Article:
• Actually, the conservatives have been continuously in the government since 1986, most of the time with the social democrats, sometimes with FPÖ but there has never been a liberal government.

      • https://theblacksea.eu/stories/airbus-corruption-allegations-point-straight-top/

        Not so sure its a reliable source as its main feature is Football scandals.
        And some of the ‘ scandalous deals’ are normal practice:
        “Vector has thus financed a technology park in Carinthia, the electoral fiefdom of FPÖ head Jörg Haider, for four million Euro.”
        Seems other companies like Phillips, Siemens, Infineon have plants there as well. Who knows why they chose the region, but social-political reasons often come into it and the EU encourages this sort of thing as well.
        Sounds like a lot of the story was written by interns/graduates with no real business understanding or world experience.

        • As noted in the article, most of the story reporting was from Der Spiegel. I just cited this reprint as it was most web-handy. You can google the same article on Spiegel Online, 10/09/17. There’s a very detailed layout of Airbus corruption (EADS Defense) involving Enders from the early 2000s. This corruption/slush fund activity expanded over time onto the Airbus civil aviation side through the original Austrian Eurofighter related, Airbus-owned Vector Aerospace LLP, along with the major, ongoing activities of Airbus International’s/Sales and Marketing Organization’s activities. (Since 2016, the units been shut down.) Airbus didn’t settle with the Munich prosecutors for over €81 million earlier this year for nothing. The Vienna prosecution is still in play, apparently. I recommend those really interested read the full article. And, beyond the Brits, French, and Austrians, there’s the US. I wouldn’t be surprised to see a trump card RICO incitement (“treble damages”) after the Europeans’ pass on of their investigation files.

          • I think Mr Enders is up to his shoulders in do do. Like I said at the top of the comments he is definitely fingered for turning a blind eye to dubious practice and quite probably more.

            The recent Der Speigel article stated:

            ‘More than anything, Enders is risking his job. Indeed, it is now coming out that the executive, known for his toughness (his nickname is “Major Tom”), apparently wasn’t interested in uncovering corruption at all for many years. Rather, he played down the problem. And he may even have been an accessory. That, at least, is one reading of the Munich investigation files that DER SPIEGEL and its French partner, the online magazine Mediapart, have obtained.’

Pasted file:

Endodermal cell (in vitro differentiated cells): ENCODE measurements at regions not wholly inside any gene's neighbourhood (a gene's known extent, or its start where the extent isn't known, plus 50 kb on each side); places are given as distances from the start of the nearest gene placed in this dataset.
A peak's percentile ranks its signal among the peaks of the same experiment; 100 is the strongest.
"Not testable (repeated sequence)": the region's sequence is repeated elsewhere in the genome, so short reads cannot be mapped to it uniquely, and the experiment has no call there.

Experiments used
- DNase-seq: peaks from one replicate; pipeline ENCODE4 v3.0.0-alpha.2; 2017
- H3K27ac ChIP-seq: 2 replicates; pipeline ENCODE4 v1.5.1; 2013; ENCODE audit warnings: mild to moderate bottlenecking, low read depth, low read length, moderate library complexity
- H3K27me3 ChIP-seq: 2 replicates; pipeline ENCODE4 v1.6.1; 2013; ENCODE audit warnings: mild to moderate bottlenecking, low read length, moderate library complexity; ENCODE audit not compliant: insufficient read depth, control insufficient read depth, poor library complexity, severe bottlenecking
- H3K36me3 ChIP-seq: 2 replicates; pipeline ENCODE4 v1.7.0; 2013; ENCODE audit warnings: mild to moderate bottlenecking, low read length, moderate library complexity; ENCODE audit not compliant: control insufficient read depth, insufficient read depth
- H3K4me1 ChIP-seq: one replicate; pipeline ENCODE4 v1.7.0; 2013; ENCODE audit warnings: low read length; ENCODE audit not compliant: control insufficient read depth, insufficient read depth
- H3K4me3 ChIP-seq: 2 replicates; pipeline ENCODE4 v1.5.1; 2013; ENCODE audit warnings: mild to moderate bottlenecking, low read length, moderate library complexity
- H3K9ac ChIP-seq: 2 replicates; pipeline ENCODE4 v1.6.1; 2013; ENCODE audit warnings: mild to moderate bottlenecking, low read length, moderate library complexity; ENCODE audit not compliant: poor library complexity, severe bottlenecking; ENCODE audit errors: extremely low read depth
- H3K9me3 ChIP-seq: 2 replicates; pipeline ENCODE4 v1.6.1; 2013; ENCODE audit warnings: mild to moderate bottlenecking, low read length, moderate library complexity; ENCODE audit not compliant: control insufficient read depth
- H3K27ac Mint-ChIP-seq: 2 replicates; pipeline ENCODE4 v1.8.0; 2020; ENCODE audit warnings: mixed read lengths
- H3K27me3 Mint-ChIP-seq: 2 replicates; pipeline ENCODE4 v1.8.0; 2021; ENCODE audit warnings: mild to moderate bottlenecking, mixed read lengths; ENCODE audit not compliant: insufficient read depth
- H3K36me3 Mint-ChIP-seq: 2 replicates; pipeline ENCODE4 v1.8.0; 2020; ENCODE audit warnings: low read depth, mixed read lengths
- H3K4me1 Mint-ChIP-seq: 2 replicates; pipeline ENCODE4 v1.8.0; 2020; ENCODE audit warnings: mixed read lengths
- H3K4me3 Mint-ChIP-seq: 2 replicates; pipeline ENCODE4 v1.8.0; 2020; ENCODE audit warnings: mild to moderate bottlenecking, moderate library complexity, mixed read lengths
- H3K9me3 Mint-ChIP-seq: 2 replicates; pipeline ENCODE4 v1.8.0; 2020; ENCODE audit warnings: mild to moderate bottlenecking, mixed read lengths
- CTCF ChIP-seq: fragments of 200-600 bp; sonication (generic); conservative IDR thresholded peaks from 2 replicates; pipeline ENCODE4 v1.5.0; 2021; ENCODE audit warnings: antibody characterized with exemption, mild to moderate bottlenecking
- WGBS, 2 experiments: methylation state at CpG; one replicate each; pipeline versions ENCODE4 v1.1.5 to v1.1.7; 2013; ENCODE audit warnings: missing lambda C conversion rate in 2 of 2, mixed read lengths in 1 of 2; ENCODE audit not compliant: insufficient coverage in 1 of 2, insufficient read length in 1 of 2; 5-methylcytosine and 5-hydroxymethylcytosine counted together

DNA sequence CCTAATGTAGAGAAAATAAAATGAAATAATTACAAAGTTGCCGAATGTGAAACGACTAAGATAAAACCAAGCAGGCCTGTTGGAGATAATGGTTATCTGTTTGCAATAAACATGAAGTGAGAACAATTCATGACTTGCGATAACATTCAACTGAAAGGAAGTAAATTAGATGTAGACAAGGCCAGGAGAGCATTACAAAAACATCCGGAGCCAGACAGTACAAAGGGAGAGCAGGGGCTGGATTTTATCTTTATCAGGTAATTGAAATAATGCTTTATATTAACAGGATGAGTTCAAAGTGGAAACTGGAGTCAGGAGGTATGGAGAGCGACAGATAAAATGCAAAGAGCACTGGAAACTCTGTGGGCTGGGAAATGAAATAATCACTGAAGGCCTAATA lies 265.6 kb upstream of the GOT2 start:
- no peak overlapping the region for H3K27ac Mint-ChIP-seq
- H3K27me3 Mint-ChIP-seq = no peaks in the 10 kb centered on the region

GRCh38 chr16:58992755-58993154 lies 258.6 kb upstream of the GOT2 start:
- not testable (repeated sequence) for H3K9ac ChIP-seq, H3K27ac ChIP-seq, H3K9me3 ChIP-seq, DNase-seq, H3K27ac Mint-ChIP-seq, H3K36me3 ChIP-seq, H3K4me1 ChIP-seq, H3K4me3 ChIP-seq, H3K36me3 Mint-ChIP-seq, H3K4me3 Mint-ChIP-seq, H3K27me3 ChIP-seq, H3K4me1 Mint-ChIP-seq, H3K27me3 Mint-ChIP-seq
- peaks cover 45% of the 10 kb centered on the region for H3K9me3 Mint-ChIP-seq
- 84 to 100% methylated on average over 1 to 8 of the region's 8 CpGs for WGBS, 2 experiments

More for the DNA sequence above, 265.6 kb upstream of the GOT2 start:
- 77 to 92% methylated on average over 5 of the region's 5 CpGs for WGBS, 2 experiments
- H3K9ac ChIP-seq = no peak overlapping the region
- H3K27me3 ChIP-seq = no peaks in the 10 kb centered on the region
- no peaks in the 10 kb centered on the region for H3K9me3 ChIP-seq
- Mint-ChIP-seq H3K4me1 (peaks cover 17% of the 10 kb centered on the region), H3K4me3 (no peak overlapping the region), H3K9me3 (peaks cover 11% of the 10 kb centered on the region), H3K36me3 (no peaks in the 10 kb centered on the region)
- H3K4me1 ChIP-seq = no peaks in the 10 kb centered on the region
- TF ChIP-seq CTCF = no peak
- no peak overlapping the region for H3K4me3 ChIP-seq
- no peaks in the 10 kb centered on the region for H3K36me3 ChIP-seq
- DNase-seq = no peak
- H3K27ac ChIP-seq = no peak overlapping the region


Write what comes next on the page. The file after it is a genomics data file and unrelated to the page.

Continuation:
My understanding from many years of studying Airbus management structures is the ‘silo like’ mentality of decision making along national lines. This would have meant that instead of acting in a rational manner too often management would use a weakness in other silos as an opportunity to push their own agenda.

            Mr Enders has a lot to answer for but his influence and power has allowed him to manage his own demise so far. It is startling the impact on the wider company.

          • No idea why, but “Der Spiegel” seems to hate EADS/Airbus with a vengeance.
            Also they are not the bastion of democratic values they have been seen as in the past. ( back at the time they had this spat with Franz Josef Strauß.)
            Thus Spiegel reporting should be taken with the same caveat the lockstep US press should have gotten for their screeds on WMD in Iraq.

          • Uwe: No matter what issues you have with Der Spiegel, it’s pretty clear they’ve outlined in detail that Enders knew exactly what he was doing on the EADS Austrian Eurofighter deal. He knew back in 2002 to 2005 what sort of outfit Airbus International was. Tried to get them to “help” directly, and when he couldn’t get them to “play”, cherry-picked the two Germans in the organization to come out of it, and do the necessary “dirty work”. His hands are all over this corruption mess, and he was actively involved with Vector, and its subsequent nefarious undertakings. He can thank his lucky stars Munich was “satisfied” with just a heavy fine, and Austria probably just wants it all to go away. This is what used to be known as “third world stuff”, and, actually, will resurface broader scale as such as the UK Serious Fraud Office and French equivalent are investigating Airbus civil bribery actions in at least China, Emirates, Tunisia, Sri Lanka, Mauritius, and Kazakhstan. You want parallels? How about shades of Nixon and his staff, and “limited modified hangouts”, more than Iraq. And, similarly, like Nixon, he’ll fly away with no jail time.

  6. This is more interesting than the speculative stuff.


    Looks like two for sure and likely 5 total A380 will be returned.

    I call those the rubber meets the road events. Real world actually happening.

    MA never placed their 6. One from the much less desirable early units from SA is in ops.

    So what does Emirates do with theirs as they come up to expiration dates (and dump the leases?)

  7. The are a few things being missed in comments so will post on a main line reply.

    The Advance has been shifted to be the core of the Ultra – not initially planned.,

    The Ultra gearbox has been tested at 100,000 lb thrust. RR clearly sees it as the future and its supposed to scale down.

    PW believes they have to change gearbox types to move up (the NMA thrust level may be within the existing tech)